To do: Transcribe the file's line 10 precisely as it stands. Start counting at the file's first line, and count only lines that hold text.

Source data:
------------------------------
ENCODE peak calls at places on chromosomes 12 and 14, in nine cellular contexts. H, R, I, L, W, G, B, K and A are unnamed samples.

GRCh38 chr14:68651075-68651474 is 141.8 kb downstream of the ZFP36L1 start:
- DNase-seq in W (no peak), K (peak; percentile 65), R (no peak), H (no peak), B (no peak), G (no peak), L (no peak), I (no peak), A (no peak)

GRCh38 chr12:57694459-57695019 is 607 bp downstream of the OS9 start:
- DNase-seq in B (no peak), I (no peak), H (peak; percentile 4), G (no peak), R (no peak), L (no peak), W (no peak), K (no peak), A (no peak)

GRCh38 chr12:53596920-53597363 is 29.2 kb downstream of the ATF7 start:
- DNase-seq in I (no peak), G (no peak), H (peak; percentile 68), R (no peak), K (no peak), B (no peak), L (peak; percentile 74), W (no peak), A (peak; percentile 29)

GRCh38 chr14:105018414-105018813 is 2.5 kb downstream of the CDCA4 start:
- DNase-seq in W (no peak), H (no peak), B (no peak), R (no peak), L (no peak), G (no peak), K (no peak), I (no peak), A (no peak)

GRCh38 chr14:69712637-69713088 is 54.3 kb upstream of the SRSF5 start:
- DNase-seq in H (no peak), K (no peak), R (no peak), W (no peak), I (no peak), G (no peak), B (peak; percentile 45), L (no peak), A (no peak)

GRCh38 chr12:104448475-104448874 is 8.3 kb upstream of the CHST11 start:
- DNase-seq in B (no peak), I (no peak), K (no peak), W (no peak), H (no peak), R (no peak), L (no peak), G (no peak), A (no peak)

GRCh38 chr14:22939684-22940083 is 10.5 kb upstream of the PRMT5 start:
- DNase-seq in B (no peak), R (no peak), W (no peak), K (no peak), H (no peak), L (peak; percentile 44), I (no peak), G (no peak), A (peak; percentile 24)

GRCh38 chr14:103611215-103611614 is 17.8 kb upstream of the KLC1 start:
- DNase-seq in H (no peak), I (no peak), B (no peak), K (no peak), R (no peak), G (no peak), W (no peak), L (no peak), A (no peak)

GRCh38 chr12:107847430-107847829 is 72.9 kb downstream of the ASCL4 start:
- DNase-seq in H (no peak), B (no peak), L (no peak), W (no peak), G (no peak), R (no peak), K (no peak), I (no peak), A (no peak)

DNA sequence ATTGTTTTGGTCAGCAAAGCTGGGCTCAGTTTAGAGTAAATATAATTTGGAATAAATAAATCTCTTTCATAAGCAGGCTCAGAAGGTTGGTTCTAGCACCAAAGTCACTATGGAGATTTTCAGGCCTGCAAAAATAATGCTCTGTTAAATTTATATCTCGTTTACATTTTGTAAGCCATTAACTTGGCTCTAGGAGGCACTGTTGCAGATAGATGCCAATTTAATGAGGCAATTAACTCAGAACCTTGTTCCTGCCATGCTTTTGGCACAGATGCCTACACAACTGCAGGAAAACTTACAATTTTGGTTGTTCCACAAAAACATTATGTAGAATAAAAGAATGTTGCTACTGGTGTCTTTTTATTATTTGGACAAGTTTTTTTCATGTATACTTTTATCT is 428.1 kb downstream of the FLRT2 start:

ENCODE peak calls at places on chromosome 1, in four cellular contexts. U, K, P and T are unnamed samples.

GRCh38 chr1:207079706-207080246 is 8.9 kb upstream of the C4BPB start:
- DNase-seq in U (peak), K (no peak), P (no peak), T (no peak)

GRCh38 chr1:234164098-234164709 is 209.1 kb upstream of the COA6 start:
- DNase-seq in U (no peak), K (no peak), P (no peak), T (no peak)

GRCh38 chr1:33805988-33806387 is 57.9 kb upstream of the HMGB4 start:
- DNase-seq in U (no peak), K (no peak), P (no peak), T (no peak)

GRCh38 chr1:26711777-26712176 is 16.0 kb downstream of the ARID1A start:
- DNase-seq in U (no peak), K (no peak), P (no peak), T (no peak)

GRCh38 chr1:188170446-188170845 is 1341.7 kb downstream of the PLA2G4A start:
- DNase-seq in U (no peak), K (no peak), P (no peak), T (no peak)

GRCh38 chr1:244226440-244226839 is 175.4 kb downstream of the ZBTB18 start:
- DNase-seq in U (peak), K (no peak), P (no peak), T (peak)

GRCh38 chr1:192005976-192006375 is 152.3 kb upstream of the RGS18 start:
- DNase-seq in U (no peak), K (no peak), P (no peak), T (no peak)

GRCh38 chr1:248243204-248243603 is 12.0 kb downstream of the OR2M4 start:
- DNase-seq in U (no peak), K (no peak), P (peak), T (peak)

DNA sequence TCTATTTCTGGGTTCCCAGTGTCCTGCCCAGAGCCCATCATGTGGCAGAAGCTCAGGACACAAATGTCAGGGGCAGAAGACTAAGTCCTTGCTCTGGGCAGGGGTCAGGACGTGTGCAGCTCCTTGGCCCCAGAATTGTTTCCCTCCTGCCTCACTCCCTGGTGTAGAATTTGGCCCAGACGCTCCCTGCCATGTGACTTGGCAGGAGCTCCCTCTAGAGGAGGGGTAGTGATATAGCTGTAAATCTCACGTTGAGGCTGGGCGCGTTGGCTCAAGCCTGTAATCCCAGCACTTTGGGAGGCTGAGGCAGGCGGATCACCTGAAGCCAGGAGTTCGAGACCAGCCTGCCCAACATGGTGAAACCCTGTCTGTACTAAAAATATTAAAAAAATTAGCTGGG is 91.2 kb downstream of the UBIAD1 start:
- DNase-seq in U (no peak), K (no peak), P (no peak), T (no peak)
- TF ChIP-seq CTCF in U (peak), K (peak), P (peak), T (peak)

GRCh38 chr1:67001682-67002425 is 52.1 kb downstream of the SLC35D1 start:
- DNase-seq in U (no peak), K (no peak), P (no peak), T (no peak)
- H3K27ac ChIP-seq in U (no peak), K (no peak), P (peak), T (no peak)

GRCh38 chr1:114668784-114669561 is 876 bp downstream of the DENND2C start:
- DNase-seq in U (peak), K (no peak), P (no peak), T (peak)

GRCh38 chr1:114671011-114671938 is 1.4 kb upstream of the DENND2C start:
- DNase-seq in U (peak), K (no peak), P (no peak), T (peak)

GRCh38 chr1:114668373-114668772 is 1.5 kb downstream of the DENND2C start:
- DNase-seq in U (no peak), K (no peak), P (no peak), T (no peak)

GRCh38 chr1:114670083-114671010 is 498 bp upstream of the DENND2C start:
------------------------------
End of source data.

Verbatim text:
GRCh38 chr14:69712637-69713088 is 54.3 kb upstream of the SRSF5 start: